No-one will feel poorer after budget - that’s the point
Analysis: Strategy is to spread the largesse as widely among the populace as possible
Michael Noonan and Brendan Howlin sought to deliver a little something for a lot of people this afternoon, but no-one will feel wealthy after their fourth Budget. After years of painstaking cuts, however, the essential point is that no-one should feel any poorer.
But we are in the realm of modest gain. If relentless retrenchment since the crash took close on €30 billion from the economy in the space of a few years, the goodies doled out today are counted in millions.
This Budget comes as the Coalition angles for re-election within 18 months. In defiance of those who say it would be far better to continue cutting or use extra money to pay down debt, hard political reality demands some kind of a recovery dividend in the here and now. As the domestic economy stirs into life, the objective to is provide a further spur to growth.
So will it be enough? The basic conundrum is that there simply isn’t enough fiscal “leeway” to go around. Thus the Budget is cast to spread the available largesse as widely as possible in the hope to maximising visibility of the turnaround. If the tart response is to say that a microscope may be required to see some of the benefits, the counter-argument will inevitably be made that this could have been a whole lot worse.
So who gains? A complex package of income tax concessions includes a reduction in the top rate to 40 per cent from 41 per cent, long a priority for Taoiseach Enda Kenny.
There is also a sliding scale of unanticipated reductions in USC rates and a widening of thresholds. This comes with a promise of more along similar lines in 2016 and 2017. But special manoeuvres - via a new elevated USC rate - are included to avoid inordinate advantage at income levels exceeding €70,000. The core objective is to direct the benefit of recovery towards low- and middle-earners, although many paying new higher USC would not consider themselves particularly wealthy. An increase in the entry point threshold for the lower universal social charge will take 80,000 workers off the levy altogether.
On welfare, this is the first Budget in five years in which no benefit is cut. What is more, the Christmas bonus will be partially restored to welfare recipients. There will be a €5 increase in monthly child benefit rates in 2015 and 2016, something which benefit every young family in the land.
Deposit income retention tax will be scrapped for young couples saving to buy their first home, but that might seem like small fare to people saving for a 20 per cent deposit. The aim in a big social housing programme is to provide an additional 10,000 homes by 2018. There is no such thing as an overnight solution here, but the amount of money in play should be enough to make appreciable progress.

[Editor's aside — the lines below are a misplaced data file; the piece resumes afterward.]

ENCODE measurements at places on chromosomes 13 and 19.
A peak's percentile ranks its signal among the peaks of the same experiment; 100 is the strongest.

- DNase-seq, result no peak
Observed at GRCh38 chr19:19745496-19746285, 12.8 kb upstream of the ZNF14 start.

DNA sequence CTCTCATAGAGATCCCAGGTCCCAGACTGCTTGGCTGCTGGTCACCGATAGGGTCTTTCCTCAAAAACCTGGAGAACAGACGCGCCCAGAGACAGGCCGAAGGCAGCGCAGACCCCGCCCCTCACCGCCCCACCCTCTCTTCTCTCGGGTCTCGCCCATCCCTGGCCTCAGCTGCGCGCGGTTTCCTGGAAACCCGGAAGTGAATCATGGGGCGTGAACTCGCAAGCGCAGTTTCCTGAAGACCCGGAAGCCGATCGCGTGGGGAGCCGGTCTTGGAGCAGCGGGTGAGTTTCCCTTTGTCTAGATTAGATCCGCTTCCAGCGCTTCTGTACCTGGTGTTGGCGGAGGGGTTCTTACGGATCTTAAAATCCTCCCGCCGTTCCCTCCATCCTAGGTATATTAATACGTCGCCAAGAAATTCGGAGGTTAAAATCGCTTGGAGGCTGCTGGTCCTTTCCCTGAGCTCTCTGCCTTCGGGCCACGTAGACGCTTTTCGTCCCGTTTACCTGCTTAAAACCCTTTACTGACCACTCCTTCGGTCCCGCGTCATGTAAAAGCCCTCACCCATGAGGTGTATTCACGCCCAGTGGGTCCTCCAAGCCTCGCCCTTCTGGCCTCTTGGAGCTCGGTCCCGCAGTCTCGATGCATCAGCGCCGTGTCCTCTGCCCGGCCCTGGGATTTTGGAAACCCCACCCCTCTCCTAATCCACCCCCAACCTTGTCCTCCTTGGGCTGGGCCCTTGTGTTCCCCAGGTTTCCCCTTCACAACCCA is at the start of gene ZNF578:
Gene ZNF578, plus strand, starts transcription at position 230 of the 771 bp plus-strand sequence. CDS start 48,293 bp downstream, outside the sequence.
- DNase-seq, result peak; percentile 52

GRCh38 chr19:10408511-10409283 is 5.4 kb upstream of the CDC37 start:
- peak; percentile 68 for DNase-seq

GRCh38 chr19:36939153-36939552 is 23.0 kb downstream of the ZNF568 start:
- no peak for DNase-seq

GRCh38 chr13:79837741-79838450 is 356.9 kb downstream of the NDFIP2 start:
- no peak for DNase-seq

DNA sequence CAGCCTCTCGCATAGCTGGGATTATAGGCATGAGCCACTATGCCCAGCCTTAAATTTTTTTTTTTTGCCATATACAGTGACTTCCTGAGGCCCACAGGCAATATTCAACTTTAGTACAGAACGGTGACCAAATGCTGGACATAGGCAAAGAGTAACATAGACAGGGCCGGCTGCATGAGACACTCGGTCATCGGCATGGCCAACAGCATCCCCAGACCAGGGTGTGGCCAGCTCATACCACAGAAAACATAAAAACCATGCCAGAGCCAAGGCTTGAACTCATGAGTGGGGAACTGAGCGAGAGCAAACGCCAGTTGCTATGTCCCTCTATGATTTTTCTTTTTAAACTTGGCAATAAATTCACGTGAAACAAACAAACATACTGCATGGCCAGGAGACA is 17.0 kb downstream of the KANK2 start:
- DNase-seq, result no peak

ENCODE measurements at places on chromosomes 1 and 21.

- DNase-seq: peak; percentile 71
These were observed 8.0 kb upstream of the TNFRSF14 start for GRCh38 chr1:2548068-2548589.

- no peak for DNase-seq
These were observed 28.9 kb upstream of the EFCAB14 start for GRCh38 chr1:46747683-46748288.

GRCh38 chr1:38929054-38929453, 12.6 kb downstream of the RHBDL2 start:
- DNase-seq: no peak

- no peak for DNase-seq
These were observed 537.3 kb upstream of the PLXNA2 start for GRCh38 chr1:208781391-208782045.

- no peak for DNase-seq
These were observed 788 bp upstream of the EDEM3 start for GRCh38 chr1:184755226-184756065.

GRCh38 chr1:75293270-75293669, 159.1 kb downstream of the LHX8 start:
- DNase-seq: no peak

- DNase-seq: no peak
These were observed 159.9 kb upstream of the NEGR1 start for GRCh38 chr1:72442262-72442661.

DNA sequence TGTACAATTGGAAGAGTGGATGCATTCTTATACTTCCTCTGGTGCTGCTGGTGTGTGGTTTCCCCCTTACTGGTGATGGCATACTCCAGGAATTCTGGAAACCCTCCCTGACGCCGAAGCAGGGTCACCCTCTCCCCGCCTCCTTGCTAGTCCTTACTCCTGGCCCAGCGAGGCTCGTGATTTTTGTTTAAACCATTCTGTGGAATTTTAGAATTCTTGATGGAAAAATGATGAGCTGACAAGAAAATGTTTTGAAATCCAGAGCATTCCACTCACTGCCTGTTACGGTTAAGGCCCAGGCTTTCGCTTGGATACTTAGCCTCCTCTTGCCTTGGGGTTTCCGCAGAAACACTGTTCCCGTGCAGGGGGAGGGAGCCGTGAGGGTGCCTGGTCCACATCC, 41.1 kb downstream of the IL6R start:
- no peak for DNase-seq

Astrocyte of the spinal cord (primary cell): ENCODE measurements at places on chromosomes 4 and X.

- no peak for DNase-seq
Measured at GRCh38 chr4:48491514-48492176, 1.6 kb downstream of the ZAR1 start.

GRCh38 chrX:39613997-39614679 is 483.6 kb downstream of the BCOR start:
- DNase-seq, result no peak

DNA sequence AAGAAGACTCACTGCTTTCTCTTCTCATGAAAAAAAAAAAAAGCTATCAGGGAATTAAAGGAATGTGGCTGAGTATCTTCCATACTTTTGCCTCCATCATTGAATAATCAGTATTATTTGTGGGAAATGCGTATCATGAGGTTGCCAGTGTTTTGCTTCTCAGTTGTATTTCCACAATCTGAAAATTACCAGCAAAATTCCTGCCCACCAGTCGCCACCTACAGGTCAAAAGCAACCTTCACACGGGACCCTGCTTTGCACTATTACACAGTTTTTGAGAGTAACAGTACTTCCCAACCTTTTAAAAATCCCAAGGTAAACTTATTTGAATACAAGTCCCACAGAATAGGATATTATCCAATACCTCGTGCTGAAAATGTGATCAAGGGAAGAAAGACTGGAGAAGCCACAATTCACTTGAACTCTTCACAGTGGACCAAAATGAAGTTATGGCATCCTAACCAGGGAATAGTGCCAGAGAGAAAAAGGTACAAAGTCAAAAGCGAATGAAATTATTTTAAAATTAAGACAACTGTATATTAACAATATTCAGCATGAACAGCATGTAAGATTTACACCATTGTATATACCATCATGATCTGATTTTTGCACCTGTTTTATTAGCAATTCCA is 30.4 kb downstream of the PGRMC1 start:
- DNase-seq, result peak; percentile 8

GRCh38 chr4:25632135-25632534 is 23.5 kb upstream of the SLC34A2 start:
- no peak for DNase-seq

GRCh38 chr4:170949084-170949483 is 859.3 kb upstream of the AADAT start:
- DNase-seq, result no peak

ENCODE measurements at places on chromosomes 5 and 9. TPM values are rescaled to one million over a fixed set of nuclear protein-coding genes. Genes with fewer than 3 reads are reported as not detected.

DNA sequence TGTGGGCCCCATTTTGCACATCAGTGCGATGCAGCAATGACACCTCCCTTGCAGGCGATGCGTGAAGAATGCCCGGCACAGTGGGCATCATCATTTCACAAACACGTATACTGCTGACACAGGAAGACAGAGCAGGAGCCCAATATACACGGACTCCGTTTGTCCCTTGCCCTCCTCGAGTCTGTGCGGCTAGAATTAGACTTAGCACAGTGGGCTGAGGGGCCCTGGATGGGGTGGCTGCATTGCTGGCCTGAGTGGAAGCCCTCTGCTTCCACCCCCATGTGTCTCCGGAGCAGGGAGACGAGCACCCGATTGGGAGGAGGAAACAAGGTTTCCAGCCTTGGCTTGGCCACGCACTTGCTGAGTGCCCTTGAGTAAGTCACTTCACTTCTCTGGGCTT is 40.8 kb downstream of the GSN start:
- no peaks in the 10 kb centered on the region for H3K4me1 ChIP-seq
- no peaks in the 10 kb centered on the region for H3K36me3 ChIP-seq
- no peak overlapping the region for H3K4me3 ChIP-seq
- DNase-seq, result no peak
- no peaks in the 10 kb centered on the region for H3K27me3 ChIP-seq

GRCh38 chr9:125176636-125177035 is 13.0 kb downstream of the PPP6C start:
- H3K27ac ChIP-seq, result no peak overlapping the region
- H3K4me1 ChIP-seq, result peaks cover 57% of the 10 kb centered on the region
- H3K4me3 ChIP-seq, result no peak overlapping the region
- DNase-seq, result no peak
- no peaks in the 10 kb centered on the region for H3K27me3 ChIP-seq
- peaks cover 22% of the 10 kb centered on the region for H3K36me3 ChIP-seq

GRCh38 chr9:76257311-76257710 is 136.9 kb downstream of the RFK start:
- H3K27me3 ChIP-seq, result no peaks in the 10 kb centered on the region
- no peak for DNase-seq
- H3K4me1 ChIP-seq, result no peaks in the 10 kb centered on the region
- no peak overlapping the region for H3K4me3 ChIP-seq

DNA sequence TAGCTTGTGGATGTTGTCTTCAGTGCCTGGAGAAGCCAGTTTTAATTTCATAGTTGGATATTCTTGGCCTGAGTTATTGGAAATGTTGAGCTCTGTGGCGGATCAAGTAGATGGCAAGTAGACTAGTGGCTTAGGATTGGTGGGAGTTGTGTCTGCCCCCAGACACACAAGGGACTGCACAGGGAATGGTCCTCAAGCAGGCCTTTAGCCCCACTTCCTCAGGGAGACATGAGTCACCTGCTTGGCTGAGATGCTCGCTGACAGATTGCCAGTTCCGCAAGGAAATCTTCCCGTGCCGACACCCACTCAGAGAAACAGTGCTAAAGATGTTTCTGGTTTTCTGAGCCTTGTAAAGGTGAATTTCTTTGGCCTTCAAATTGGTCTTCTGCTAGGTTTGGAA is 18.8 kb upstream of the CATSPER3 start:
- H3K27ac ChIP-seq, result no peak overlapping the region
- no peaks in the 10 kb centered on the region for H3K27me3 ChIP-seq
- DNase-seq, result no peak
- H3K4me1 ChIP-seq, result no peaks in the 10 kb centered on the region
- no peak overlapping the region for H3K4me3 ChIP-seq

Mr Noonan made a point of saying there will be no increase in excise on alcohol, petrol and diesel, nor in motor tax or vehicle registration tax. As might be expected, however, Opposition TDs promptly retorted that the water charge will still be imposed. This prompted a wry smile from Noonan. In a response of a kind to public disaffection over the charge, the Budget includes a measure of income tax in respect of water.
A further response to pressure of a different kind comes in the elimination of the contentious “double Irish” corporate tax mechanism in the course of the next six years. Although moves to close down the scheme met resistance from international business, Noonan has resolved that it is preferable to move now than to be forced into change by the international community.
A wider package of measures is designed to underpin the investment regime. To those who would say there is nothing going on here but aggressive tax planning, Noonan made the point that 1,106 multinationals based in Ireland employ 166,000 people.
Both Noonan and Howlin reiterated the mantra that the economic turnaround will not be sacrificed at the altar of political expediency. As foreseen, the budget deficit is targeted to go to 2.7 per cent next year. In response to the argument that he should use “windfall” gains to pay down debt, Noonan said some of the surplus from the Central Bank will be used for that very purpose.
The deficit would go to 2.5 per cent next year in the absence of such measures, he said. It might also be said that the Government has left itself headroom. The Budget is predicated on 4.7 per cent GDP growth this year and 3.6 per cent growth in 2015, both of which are lower than foreseen by external analysts.
One year earlier than foreseen, this is the Budget in which the Coalition brings down the shutters on ever-increasing austerity. While it marks the beginning of the process of handing some of their own money back to the people, it is but the beginning. Public expectation will only intensify if the recovery continues. If the key point remains that nothing must be done to jeopardise that, this Budget does not appear overly indulgent.